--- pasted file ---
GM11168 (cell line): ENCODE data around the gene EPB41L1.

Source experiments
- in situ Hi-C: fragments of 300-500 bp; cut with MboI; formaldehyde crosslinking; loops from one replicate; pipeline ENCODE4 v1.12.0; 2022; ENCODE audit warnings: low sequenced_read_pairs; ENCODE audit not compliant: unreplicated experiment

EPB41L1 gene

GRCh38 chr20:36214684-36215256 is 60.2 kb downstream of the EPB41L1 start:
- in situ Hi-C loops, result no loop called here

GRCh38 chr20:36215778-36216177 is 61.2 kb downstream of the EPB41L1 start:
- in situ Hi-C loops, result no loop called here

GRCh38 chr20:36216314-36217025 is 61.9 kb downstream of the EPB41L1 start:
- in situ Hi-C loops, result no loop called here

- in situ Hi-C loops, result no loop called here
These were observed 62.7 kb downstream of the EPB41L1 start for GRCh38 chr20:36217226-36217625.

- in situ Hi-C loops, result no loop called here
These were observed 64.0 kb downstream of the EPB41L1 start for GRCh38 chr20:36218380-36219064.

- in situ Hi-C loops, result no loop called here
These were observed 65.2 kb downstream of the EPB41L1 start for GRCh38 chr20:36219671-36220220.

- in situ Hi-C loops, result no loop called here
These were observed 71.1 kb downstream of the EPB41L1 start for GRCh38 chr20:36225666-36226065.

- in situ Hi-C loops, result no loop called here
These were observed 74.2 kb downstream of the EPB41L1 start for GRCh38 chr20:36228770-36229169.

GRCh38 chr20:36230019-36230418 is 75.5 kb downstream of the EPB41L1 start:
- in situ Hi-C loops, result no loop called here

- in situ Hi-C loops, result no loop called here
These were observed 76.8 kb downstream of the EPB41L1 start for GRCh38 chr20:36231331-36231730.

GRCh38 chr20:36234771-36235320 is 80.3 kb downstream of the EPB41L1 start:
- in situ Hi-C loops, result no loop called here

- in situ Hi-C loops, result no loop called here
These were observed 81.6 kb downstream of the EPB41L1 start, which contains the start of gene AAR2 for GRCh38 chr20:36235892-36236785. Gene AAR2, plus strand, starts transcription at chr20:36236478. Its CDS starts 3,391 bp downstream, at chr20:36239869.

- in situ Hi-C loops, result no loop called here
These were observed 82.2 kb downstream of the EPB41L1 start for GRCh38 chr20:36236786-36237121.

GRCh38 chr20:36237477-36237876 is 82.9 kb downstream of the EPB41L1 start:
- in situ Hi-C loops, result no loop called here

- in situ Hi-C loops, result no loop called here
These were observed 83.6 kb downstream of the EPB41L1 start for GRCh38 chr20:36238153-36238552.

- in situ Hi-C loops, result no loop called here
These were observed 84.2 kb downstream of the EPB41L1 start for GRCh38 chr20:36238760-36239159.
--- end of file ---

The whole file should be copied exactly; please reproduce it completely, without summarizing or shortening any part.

GM11168 (cell line): ENCODE data around the gene EPB41L1.

Source experiments
- in situ Hi-C: fragments of 300-500 bp; cut with MboI; formaldehyde crosslinking; loops from one replicate; pipeline ENCODE4 v1.12.0; 2022; ENCODE audit warnings: low sequenced_read_pairs; ENCODE audit not compliant: unreplicated experiment

EPB41L1 gene

GRCh38 chr20:36214684-36215256 is 60.2 kb downstream of the EPB41L1 start:
- in situ Hi-C loops, result no loop called here

GRCh38 chr20:36215778-36216177 is 61.2 kb downstream of the EPB41L1 start:
- in situ Hi-C loops, result no loop called here

GRCh38 chr20:36216314-36217025 is 61.9 kb downstream of the EPB41L1 start:
- in situ Hi-C loops, result no loop called here

- in situ Hi-C loops, result no loop called here
These were observed 62.7 kb downstream of the EPB41L1 start for GRCh38 chr20:36217226-36217625.

- in situ Hi-C loops, result no loop called here
These were observed 64.0 kb downstream of the EPB41L1 start for GRCh38 chr20:36218380-36219064.

- in situ Hi-C loops, result no loop called here
These were observed 65.2 kb downstream of the EPB41L1 start for GRCh38 chr20:36219671-36220220.

- in situ Hi-C loops, result no loop called here
These were observed 71.1 kb downstream of the EPB41L1 start for GRCh38 chr20:36225666-36226065.

- in situ Hi-C loops, result no loop called here
These were observed 74.2 kb downstream of the EPB41L1 start for GRCh38 chr20:36228770-36229169.

GRCh38 chr20:36230019-36230418 is 75.5 kb downstream of the EPB41L1 start:
- in situ Hi-C loops, result no loop called here

- in situ Hi-C loops, result no loop called here
These were observed 76.8 kb downstream of the EPB41L1 start for GRCh38 chr20:36231331-36231730.

GRCh38 chr20:36234771-36235320 is 80.3 kb downstream of the EPB41L1 start:
- in situ Hi-C loops, result no loop called here

- in situ Hi-C loops, result no loop called here
These were observed 81.6 kb downstream of the EPB41L1 start, which contains the start of gene AAR2 for GRCh38 chr20:36235892-36236785. Gene AAR2, plus strand, starts transcription at chr20:36236478. Its CDS starts 3,391 bp downstream, at chr20:36239869.

- in situ Hi-C loops, result no loop called here
These were observed 82.2 kb downstream of the EPB41L1 start for GRCh38 chr20:36236786-36237121.

GRCh38 chr20:36237477-36237876 is 82.9 kb downstream of the EPB41L1 start:
- in situ Hi-C loops, result no loop called here

- in situ Hi-C loops, result no loop called here
These were observed 83.6 kb downstream of the EPB41L1 start for GRCh38 chr20:36238153-36238552.

- in situ Hi-C loops, result no loop called here
These were observed 84.2 kb downstream of the EPB41L1 start for GRCh38 chr20:36238760-36239159.